In Chapter 3, “The Word: Black Magic Realism,” the company’s use of linear and circular narratives is revealed to be a crucial aspect of Zollar’s departure from the tenets of postmodern dance. In Chapter 4, “The World: Shelter from the Heat,” George-Graves highlights the company’s engagement with “the lives of women in a violent and misogynistic world, the relationships they foster, their survival strategies, and their strategies for negotiating through systems that devalue them” (105). While these are engaging and thoroughly researched sections, the most significant contributions can be found in the final two chapters of the book. George-Graves marshals previous scholarship on the arts and community engagement to analyze the company’s extraperformance work. Chapter 5, “The Soul: The Spirit Moves,” looks at Zollar’s embrace of the church and transcendence as George-Graves examines the liturgical dance workshop, a dance ministry that engages “those who want to use movement to proclaim their faith” (136). In Chapter 6, “The Community: In Theory and Practice,” her analysis of the company’s projects in Tallahassee, Florida and Flint, Michigan supports her claim that the troupe perfected “a mechanism to do things with bodies that move spectators to reconsider movement, activism in the arts, and the role of dance in projects of social healing, awareness, and change” (35).

There is, however, one level of understanding of the “work” of Urban Bush Women that is not addressed in this text: work as labor, placed within the larger contexts of cultural production. How did Zollar steer the company away from the minefields of “selling” in order to flourish artistically while surviving financially for more than a quarter century? Did conflicts arise among the group’s core values, community goals, and material realities? This line of inquiry would not diminish the aesthetic, spiritual, and political successes of the company; on the contrary, it would augment our knowledge of Zollar as a dynamic impresario. It seems indisputable that the company cultivated organizational strengths that worked in tandem with its philosophy, techniques, and artistic approaches. Including this information would have illuminated the myriad innovations that sustained its long trajectory and allowed the company to persevere amid the arts-funding landscape.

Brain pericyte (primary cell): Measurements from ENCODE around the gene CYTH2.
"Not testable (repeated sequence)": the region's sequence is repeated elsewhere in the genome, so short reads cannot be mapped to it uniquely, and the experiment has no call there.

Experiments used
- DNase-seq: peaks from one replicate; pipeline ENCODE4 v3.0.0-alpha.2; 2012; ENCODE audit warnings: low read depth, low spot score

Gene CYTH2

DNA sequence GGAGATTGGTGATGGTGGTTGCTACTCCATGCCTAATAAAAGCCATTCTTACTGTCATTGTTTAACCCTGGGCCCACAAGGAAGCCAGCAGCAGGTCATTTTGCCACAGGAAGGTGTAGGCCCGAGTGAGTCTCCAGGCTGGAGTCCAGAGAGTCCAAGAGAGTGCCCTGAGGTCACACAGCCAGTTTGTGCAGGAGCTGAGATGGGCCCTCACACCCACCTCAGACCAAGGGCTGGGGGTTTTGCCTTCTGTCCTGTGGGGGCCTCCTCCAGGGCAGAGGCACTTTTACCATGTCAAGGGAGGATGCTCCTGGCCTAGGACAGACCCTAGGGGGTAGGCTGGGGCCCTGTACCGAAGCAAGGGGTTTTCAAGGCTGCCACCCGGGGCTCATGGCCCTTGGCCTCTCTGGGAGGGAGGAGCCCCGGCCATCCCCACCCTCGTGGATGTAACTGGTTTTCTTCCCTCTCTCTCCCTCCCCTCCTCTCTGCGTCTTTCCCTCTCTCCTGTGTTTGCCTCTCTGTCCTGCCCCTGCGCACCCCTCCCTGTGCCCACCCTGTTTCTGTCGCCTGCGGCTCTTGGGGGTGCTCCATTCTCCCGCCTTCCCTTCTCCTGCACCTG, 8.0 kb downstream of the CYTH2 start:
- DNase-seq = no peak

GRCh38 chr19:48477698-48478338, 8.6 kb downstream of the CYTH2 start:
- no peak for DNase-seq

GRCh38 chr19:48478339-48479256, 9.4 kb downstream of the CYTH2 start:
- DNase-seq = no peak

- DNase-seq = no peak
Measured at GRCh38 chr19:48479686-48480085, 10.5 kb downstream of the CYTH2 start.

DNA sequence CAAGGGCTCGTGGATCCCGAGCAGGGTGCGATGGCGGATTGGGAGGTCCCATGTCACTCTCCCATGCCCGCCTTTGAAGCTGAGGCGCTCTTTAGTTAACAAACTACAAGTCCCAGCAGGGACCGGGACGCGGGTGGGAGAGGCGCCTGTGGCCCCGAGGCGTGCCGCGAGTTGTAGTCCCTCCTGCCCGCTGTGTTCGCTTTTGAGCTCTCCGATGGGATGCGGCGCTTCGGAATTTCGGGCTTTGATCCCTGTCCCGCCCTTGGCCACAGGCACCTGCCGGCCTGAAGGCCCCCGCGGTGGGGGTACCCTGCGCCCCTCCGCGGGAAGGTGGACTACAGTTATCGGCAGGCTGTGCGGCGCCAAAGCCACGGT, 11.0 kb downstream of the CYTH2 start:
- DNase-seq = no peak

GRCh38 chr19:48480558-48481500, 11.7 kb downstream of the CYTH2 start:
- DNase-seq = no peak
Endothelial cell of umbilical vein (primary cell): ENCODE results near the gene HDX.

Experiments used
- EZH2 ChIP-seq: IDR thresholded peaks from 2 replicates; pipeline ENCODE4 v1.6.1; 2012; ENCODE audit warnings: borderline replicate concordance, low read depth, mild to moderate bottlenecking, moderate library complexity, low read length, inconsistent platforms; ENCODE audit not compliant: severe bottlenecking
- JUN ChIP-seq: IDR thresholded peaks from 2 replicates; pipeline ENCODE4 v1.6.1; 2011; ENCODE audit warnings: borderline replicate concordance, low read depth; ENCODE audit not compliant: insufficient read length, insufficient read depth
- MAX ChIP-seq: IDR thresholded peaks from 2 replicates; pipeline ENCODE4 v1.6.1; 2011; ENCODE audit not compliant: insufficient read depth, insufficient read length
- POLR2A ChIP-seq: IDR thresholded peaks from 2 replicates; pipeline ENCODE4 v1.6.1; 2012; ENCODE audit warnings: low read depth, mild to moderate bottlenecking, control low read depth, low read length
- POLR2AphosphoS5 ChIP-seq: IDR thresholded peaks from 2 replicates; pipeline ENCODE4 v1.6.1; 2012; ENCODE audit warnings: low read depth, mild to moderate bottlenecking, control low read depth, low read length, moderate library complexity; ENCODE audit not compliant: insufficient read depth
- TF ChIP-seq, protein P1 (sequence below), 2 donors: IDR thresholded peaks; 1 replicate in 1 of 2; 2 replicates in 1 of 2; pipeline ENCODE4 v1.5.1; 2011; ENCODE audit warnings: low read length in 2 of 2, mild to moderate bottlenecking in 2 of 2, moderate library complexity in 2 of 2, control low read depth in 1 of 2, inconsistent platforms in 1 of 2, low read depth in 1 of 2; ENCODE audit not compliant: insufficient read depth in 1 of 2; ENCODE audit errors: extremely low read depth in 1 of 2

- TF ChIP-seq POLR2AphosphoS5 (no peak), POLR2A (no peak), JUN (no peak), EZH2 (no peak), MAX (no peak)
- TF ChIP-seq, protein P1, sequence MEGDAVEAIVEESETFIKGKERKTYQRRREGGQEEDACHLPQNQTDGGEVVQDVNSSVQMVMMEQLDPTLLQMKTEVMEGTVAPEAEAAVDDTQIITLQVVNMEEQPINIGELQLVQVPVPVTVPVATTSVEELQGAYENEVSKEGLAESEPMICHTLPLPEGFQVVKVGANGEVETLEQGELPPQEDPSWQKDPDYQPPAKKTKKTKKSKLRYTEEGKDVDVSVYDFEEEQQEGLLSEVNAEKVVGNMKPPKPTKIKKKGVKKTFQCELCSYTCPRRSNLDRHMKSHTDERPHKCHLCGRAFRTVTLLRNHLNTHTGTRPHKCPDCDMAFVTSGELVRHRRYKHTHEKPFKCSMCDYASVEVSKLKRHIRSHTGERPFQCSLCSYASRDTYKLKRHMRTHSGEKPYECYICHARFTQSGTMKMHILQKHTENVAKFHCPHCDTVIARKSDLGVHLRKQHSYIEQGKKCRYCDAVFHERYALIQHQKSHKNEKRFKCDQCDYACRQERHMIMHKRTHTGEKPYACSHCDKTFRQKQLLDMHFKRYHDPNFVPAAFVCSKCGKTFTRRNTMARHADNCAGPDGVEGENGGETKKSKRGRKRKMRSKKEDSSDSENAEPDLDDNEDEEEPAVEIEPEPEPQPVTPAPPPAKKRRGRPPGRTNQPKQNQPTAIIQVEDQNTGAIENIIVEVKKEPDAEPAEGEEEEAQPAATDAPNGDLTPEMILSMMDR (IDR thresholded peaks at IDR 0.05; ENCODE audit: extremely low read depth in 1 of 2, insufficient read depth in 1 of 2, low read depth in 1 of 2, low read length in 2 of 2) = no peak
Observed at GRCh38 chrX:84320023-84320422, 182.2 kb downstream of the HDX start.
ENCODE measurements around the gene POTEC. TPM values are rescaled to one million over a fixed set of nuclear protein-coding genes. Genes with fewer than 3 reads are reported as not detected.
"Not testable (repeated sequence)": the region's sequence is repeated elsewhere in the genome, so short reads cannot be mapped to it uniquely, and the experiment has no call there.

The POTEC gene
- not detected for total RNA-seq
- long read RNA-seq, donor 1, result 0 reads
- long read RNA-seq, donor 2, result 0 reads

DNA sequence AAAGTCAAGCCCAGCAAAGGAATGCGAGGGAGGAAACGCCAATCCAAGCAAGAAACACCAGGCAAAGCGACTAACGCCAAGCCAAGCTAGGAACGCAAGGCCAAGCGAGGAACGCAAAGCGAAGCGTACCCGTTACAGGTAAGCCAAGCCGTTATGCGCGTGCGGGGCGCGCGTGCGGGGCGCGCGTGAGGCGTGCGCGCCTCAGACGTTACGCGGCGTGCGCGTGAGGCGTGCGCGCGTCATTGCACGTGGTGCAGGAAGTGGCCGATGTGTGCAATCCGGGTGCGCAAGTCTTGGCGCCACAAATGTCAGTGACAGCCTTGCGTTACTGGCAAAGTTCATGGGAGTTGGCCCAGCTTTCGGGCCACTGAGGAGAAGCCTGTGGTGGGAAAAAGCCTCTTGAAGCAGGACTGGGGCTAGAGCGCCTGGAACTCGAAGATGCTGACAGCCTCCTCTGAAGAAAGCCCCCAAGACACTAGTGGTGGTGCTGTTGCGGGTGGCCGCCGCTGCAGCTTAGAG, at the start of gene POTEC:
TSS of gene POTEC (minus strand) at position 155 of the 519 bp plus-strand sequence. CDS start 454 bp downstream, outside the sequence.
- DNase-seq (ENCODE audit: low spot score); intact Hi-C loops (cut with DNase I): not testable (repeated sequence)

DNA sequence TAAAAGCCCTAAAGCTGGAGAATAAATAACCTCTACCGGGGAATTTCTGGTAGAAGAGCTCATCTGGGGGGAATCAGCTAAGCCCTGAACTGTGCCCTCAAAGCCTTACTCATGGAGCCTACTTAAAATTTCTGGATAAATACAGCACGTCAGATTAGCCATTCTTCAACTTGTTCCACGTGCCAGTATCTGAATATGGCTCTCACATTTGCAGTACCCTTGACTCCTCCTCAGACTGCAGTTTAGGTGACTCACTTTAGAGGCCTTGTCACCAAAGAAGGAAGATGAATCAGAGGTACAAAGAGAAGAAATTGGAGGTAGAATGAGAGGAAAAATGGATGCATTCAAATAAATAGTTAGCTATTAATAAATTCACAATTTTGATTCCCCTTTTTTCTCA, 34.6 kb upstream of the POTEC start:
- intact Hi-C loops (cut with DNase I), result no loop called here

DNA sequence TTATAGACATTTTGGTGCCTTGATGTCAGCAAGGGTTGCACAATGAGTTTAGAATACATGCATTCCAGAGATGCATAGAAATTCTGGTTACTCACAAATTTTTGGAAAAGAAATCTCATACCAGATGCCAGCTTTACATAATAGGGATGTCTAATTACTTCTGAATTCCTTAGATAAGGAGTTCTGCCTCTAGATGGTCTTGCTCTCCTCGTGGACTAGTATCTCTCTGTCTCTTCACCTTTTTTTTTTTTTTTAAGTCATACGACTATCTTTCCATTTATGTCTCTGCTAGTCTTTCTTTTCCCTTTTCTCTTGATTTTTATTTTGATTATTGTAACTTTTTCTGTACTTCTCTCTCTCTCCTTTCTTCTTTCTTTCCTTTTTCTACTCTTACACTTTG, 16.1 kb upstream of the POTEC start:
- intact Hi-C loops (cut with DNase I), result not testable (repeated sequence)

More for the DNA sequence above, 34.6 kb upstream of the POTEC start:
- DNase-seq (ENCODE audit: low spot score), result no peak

George-Graves carefully showcases the complexity of messages emanating from this female-driven ensemble whose work is often pigeonholed or mischaracterized as radical, as angry, or as “lesbian” theatre (a mislabel George-Graves confronts in an early chapter). She demonstrates how Zollar successfully meshed the basic building blocks of choreography—music, emotions, and rhythm—with movement, genre, collaboration, and content. The result “creates an aesthetic that pushes dance past a cool disinterest and unabashedly into social discourse” (5). In George-Graves’s formulation, community is not an abstract concept for Urban Bush Women, nor is it an afterthought to their performance work; rather, it motivates the very foundations of the company’s ethics and aesthetics. This is a markedly different approach from the outreach initiatives of many companies, for whom community engagement is a means to a financial end. George-Graves deserves extensive praise for adeptly balancing the politically activist and resistive elements of the troupe with its spiritual dimensions, womanist philosophy, and innovative community engagement.